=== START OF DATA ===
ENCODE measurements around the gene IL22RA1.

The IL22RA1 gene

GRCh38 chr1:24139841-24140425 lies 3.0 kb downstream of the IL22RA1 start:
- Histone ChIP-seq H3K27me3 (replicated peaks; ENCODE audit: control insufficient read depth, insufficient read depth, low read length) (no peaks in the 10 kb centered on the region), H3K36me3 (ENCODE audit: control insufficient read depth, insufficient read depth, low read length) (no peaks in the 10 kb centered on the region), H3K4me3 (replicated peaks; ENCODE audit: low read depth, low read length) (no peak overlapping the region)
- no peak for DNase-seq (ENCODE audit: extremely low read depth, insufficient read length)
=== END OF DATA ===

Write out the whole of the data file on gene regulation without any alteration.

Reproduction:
ENCODE measurements around the gene IL22RA1.

The IL22RA1 gene

GRCh38 chr1:24139841-24140425 lies 3.0 kb downstream of the IL22RA1 start:
- Histone ChIP-seq H3K27me3 (replicated peaks; ENCODE audit: control insufficient read depth, insufficient read depth, low read length) (no peaks in the 10 kb centered on the region), H3K36me3 (ENCODE audit: control insufficient read depth, insufficient read depth, low read length) (no peaks in the 10 kb centered on the region), H3K4me3 (replicated peaks; ENCODE audit: low read depth, low read length) (no peak overlapping the region)
- no peak for DNase-seq (ENCODE audit: extremely low read depth, insufficient read length)